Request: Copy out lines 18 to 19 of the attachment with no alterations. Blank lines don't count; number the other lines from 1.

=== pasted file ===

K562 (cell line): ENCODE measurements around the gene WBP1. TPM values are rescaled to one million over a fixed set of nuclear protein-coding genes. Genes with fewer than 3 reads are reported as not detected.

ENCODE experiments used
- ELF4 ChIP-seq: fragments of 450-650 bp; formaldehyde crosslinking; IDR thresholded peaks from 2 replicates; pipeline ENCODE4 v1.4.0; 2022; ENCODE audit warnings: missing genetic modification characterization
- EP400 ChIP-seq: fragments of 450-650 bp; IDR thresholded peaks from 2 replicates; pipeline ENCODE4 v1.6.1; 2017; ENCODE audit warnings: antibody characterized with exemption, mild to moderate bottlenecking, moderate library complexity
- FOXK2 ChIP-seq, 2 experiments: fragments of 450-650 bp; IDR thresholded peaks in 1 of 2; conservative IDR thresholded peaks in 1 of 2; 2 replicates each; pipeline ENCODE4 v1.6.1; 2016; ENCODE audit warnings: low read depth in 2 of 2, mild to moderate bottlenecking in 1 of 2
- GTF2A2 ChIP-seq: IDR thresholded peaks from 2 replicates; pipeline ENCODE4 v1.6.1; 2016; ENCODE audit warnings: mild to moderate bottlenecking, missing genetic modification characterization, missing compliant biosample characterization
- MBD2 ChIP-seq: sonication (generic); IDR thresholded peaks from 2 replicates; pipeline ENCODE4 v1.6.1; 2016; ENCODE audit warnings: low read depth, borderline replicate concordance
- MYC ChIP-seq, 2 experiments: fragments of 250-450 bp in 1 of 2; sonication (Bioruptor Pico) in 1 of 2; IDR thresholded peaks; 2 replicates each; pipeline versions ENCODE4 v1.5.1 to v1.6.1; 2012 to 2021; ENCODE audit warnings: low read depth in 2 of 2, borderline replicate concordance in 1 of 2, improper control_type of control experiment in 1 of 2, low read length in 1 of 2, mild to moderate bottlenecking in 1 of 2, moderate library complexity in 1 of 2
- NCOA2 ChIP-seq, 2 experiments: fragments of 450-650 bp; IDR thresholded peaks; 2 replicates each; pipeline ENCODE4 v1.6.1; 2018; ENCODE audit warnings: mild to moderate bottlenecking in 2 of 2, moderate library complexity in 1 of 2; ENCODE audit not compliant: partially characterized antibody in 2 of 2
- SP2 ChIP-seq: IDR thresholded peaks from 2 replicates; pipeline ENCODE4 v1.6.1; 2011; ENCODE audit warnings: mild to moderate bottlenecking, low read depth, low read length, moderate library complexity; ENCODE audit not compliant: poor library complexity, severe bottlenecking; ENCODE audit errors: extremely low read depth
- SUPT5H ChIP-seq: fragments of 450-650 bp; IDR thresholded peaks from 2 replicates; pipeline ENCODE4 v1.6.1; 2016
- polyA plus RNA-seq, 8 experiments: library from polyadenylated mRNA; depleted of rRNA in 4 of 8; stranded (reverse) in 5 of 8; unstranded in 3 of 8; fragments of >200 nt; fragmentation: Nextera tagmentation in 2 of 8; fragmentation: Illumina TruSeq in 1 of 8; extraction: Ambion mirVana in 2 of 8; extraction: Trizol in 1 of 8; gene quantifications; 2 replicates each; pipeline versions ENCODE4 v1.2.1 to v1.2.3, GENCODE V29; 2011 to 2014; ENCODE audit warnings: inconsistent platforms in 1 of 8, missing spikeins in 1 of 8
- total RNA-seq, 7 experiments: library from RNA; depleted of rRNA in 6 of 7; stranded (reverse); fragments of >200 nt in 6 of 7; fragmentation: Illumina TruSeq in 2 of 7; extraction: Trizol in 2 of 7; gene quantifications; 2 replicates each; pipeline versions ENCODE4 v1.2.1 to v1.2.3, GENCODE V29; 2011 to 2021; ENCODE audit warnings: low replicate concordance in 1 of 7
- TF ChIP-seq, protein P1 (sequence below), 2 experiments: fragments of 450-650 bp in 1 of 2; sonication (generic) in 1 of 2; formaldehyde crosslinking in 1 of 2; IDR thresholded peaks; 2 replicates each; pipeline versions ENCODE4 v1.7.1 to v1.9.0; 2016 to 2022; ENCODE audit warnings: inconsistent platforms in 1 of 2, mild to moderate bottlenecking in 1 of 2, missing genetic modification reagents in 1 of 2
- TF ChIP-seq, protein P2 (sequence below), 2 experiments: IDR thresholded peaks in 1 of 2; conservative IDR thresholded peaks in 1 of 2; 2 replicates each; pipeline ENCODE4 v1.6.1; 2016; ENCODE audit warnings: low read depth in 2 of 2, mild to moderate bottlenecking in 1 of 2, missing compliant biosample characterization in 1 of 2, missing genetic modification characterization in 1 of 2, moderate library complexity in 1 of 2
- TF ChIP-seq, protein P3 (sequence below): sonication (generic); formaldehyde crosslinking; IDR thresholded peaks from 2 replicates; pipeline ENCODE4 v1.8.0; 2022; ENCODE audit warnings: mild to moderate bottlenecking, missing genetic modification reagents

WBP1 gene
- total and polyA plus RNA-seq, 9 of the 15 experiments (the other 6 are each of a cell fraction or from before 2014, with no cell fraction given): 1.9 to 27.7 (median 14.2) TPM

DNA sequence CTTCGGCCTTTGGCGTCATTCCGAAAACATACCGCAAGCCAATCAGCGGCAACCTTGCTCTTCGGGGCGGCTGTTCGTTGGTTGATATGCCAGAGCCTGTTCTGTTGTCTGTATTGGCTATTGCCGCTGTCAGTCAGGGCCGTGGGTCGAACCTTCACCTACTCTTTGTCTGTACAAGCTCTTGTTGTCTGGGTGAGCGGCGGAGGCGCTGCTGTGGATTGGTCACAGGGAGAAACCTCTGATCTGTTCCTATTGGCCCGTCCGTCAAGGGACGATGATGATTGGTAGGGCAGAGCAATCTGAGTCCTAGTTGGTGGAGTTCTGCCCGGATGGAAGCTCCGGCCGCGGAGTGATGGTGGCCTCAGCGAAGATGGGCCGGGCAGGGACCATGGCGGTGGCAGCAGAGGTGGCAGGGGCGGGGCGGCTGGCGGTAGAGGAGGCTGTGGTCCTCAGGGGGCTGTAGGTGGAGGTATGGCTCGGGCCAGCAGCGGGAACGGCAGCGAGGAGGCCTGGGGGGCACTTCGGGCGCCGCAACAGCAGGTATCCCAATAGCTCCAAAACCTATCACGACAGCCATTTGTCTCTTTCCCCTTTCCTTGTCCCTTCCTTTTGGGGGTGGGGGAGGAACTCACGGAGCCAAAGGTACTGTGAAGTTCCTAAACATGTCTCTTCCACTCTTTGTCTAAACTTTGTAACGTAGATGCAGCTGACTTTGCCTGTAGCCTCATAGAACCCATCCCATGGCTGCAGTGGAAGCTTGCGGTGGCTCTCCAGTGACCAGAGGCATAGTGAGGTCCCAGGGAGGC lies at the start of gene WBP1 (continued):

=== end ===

- total and polyA plus RNA-seq, 9 of the 15 experiments (the other 6 are each of a cell fraction or from before 2014, with no cell fraction given): 1.9 to 27.7 (median 14.2) TPM

DNA sequence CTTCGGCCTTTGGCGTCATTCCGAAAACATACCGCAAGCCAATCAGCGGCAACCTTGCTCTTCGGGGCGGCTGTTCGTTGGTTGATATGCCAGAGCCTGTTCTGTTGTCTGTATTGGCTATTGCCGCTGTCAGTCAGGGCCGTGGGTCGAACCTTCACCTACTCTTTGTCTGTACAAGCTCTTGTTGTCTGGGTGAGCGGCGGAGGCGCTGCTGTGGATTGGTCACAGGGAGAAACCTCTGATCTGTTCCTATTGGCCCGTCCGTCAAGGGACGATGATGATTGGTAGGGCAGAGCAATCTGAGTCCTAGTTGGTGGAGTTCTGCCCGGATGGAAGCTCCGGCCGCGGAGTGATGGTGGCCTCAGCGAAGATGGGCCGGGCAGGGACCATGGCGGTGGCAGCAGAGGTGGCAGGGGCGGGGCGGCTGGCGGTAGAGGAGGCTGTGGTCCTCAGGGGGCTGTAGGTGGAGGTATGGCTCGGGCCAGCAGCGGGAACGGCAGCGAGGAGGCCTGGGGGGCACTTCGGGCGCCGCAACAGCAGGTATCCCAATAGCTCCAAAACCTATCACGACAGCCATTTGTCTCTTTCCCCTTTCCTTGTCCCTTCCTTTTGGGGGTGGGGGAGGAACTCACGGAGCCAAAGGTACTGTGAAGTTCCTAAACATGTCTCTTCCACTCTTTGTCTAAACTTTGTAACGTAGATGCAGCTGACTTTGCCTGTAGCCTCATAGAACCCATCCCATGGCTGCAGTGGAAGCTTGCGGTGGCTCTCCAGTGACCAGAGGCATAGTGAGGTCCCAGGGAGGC lies at the start of gene WBP1 (continued):